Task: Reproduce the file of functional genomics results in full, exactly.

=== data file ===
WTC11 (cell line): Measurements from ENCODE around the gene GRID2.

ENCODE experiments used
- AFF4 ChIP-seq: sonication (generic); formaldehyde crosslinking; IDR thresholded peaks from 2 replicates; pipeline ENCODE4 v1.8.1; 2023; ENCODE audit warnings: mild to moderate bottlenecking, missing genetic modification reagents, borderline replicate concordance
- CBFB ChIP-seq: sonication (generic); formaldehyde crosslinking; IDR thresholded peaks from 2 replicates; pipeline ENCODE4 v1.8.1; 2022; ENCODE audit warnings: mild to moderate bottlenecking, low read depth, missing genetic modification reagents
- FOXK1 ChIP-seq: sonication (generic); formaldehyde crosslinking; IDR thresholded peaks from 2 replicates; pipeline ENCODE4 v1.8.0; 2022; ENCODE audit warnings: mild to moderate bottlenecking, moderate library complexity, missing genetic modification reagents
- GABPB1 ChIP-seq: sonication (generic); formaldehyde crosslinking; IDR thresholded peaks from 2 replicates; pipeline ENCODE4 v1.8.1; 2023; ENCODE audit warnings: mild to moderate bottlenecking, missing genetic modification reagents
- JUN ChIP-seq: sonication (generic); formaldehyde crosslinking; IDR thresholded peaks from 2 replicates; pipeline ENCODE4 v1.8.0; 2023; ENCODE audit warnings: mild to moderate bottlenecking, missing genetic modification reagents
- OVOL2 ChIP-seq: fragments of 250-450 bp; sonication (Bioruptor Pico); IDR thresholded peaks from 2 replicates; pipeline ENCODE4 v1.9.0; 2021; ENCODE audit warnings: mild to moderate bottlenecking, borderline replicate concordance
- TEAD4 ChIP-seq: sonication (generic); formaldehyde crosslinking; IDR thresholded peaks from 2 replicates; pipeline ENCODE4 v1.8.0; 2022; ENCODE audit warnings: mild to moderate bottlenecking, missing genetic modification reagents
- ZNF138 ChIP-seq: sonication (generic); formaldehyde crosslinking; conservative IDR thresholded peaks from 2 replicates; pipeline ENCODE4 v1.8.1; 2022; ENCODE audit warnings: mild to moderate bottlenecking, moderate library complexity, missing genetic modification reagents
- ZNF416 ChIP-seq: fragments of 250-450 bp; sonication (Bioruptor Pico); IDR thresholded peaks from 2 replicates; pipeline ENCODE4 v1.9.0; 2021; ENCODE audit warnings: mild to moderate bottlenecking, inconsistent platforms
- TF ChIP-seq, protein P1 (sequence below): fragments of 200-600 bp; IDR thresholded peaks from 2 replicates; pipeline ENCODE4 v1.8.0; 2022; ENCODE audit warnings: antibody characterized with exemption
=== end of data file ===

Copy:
WTC11 (cell line): Measurements from ENCODE around the gene GRID2.

ENCODE experiments used
- AFF4 ChIP-seq: sonication (generic); formaldehyde crosslinking; IDR thresholded peaks from 2 replicates; pipeline ENCODE4 v1.8.1; 2023; ENCODE audit warnings: mild to moderate bottlenecking, missing genetic modification reagents, borderline replicate concordance
- CBFB ChIP-seq: sonication (generic); formaldehyde crosslinking; IDR thresholded peaks from 2 replicates; pipeline ENCODE4 v1.8.1; 2022; ENCODE audit warnings: mild to moderate bottlenecking, low read depth, missing genetic modification reagents
- FOXK1 ChIP-seq: sonication (generic); formaldehyde crosslinking; IDR thresholded peaks from 2 replicates; pipeline ENCODE4 v1.8.0; 2022; ENCODE audit warnings: mild to moderate bottlenecking, moderate library complexity, missing genetic modification reagents
- GABPB1 ChIP-seq: sonication (generic); formaldehyde crosslinking; IDR thresholded peaks from 2 replicates; pipeline ENCODE4 v1.8.1; 2023; ENCODE audit warnings: mild to moderate bottlenecking, missing genetic modification reagents
- JUN ChIP-seq: sonication (generic); formaldehyde crosslinking; IDR thresholded peaks from 2 replicates; pipeline ENCODE4 v1.8.0; 2023; ENCODE audit warnings: mild to moderate bottlenecking, missing genetic modification reagents
- OVOL2 ChIP-seq: fragments of 250-450 bp; sonication (Bioruptor Pico); IDR thresholded peaks from 2 replicates; pipeline ENCODE4 v1.9.0; 2021; ENCODE audit warnings: mild to moderate bottlenecking, borderline replicate concordance
- TEAD4 ChIP-seq: sonication (generic); formaldehyde crosslinking; IDR thresholded peaks from 2 replicates; pipeline ENCODE4 v1.8.0; 2022; ENCODE audit warnings: mild to moderate bottlenecking, missing genetic modification reagents
- ZNF138 ChIP-seq: sonication (generic); formaldehyde crosslinking; conservative IDR thresholded peaks from 2 replicates; pipeline ENCODE4 v1.8.1; 2022; ENCODE audit warnings: mild to moderate bottlenecking, moderate library complexity, missing genetic modification reagents
- ZNF416 ChIP-seq: fragments of 250-450 bp; sonication (Bioruptor Pico); IDR thresholded peaks from 2 replicates; pipeline ENCODE4 v1.9.0; 2021; ENCODE audit warnings: mild to moderate bottlenecking, inconsistent platforms
- TF ChIP-seq, protein P1 (sequence below): fragments of 200-600 bp; IDR thresholded peaks from 2 replicates; pipeline ENCODE4 v1.8.0; 2022; ENCODE audit warnings: antibody characterized with exemption